For decades the town of Rugby, North Dakota, has considered itself the geographical centre of North America. In 1931 the town erected a 15ft stone monument declaring itself as such, and tourists have from all around come to gaze at the centre of the continent.
But recently Peter Rogerson, a geography professor at the University of Buffalo, has calculated a different continental centre, 145 miles southwest of Rugby in a town called Center (yes, really).
The error comes from the difficulty of projecting the Earth on a two-dimensional surface. Most projections distort the shape or area of landmass, resulting in geographical inaccuracies such as the well-known Mercator projection, which disfigures the size of Greenland to be roughly equal to Africa, even though Africa is 14 times as big.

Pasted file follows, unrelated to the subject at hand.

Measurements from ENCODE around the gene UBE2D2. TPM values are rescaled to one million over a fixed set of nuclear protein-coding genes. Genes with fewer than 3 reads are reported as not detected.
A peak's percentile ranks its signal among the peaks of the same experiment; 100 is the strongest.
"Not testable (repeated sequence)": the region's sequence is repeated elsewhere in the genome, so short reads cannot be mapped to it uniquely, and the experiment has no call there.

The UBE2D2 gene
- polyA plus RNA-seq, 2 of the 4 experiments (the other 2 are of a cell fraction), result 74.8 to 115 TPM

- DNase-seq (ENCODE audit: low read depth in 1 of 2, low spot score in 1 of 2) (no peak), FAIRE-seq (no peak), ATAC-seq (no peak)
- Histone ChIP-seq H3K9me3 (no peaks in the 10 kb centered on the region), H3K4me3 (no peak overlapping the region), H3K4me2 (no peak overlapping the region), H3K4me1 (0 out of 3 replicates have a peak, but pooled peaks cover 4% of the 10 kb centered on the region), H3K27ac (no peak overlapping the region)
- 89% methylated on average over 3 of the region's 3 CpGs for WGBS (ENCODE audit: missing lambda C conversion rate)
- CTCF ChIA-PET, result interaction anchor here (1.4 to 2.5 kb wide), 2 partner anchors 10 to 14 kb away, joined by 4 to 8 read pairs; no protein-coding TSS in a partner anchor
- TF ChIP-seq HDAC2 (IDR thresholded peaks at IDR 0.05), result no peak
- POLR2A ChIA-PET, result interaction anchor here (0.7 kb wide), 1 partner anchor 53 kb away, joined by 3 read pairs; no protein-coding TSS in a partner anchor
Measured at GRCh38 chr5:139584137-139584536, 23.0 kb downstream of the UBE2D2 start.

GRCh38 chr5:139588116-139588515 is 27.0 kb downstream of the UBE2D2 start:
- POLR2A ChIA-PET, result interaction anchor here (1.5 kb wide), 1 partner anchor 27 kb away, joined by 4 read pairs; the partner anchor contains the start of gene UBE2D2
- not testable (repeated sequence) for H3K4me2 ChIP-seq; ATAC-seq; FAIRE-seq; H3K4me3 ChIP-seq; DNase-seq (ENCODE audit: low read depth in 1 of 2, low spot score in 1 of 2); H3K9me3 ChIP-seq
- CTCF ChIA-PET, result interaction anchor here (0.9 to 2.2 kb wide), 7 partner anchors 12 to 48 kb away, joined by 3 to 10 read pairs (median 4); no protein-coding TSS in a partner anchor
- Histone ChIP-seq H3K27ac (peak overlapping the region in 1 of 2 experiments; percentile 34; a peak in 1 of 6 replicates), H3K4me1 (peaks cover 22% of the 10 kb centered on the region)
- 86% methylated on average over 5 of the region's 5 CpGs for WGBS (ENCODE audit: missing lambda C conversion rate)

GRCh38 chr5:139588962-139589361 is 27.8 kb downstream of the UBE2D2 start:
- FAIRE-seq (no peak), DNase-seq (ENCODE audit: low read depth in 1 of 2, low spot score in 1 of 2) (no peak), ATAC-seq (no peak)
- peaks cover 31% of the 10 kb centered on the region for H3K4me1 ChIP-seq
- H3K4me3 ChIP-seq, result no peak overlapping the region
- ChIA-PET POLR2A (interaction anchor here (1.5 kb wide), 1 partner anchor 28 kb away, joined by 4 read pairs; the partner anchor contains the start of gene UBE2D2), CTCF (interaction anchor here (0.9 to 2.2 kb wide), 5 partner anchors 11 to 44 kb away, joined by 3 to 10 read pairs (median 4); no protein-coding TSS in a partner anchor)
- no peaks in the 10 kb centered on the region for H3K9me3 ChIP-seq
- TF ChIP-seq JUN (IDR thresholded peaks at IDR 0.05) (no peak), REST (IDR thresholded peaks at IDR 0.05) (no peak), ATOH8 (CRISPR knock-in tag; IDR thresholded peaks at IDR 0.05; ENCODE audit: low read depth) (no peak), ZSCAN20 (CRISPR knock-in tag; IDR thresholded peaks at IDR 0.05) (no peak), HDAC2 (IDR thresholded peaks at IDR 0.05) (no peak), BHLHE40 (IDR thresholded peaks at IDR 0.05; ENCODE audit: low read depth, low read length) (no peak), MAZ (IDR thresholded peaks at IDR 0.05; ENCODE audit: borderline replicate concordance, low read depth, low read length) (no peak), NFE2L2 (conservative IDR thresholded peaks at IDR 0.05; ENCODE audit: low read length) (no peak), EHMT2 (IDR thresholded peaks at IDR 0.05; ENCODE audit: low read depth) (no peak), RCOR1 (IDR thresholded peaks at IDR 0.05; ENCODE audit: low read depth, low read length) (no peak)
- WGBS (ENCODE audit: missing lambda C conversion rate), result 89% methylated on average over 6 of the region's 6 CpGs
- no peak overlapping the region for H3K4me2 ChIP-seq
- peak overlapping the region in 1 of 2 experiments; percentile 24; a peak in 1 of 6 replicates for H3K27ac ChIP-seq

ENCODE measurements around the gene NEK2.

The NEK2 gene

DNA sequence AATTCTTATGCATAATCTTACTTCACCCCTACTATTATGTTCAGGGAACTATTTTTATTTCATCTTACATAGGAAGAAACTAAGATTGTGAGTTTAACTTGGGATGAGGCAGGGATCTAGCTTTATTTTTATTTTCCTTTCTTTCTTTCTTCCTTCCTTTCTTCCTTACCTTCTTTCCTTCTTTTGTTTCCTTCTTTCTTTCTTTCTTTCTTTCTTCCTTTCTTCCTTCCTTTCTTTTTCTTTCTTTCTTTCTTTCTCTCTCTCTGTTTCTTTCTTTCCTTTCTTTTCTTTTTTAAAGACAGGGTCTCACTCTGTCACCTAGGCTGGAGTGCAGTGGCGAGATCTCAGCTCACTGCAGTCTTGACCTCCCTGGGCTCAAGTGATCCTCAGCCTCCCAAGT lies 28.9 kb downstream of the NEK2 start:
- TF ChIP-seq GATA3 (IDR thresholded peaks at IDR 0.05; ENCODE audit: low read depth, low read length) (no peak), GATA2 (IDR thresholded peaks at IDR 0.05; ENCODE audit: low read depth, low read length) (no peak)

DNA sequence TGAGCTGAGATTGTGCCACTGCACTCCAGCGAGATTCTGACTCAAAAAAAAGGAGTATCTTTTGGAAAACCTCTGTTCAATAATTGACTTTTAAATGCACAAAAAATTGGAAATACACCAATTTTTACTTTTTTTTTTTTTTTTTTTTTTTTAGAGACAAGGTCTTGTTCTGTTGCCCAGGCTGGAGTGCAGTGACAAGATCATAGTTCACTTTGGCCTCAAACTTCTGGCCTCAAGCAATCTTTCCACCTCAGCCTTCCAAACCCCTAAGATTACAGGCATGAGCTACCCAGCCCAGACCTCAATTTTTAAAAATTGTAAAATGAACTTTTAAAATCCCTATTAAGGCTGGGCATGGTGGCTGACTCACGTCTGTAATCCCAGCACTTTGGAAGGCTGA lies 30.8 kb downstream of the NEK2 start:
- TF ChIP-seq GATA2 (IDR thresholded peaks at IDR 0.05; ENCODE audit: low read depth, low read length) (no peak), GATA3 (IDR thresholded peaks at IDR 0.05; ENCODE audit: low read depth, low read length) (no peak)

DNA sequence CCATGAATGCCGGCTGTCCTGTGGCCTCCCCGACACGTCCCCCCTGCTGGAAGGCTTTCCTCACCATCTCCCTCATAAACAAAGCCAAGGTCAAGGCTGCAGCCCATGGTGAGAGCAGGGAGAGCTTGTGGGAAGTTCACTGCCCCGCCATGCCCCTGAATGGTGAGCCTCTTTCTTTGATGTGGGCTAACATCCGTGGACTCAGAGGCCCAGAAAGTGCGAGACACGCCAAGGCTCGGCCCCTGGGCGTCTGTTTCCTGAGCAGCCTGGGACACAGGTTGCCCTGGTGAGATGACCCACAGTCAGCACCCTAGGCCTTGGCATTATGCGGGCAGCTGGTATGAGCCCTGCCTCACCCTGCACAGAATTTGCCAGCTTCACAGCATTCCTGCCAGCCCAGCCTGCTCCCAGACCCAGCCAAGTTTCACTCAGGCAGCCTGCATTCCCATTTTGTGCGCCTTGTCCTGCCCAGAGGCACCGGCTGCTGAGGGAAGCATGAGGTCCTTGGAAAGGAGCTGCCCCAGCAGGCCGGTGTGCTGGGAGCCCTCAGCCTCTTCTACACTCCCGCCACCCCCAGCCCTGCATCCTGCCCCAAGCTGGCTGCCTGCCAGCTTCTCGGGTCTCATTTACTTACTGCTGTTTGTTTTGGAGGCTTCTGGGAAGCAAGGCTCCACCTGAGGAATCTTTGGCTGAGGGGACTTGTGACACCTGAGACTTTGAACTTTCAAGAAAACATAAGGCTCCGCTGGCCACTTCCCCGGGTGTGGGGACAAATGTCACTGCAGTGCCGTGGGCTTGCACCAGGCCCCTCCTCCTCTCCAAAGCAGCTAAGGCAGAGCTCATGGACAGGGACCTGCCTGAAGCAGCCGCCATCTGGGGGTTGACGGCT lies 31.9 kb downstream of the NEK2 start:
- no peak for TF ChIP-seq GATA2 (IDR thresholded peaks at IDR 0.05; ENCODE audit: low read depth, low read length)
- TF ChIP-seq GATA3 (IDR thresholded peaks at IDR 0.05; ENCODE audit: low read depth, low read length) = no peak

Using a new method of projection using a computer programme of his own invention, Dr Rogerson discovered that the geographical centre of North America is in Center (but the name is only a coincidence). ‘When I ran my computer programme and looked at the final latitude and longitude, I was astounded to see that it was in a place called Center,’ he said.
Earlier projections were less precise, such as a 1931 calculation involving geographers balancing cardboard cutouts of states on a needlepoint to find their centers.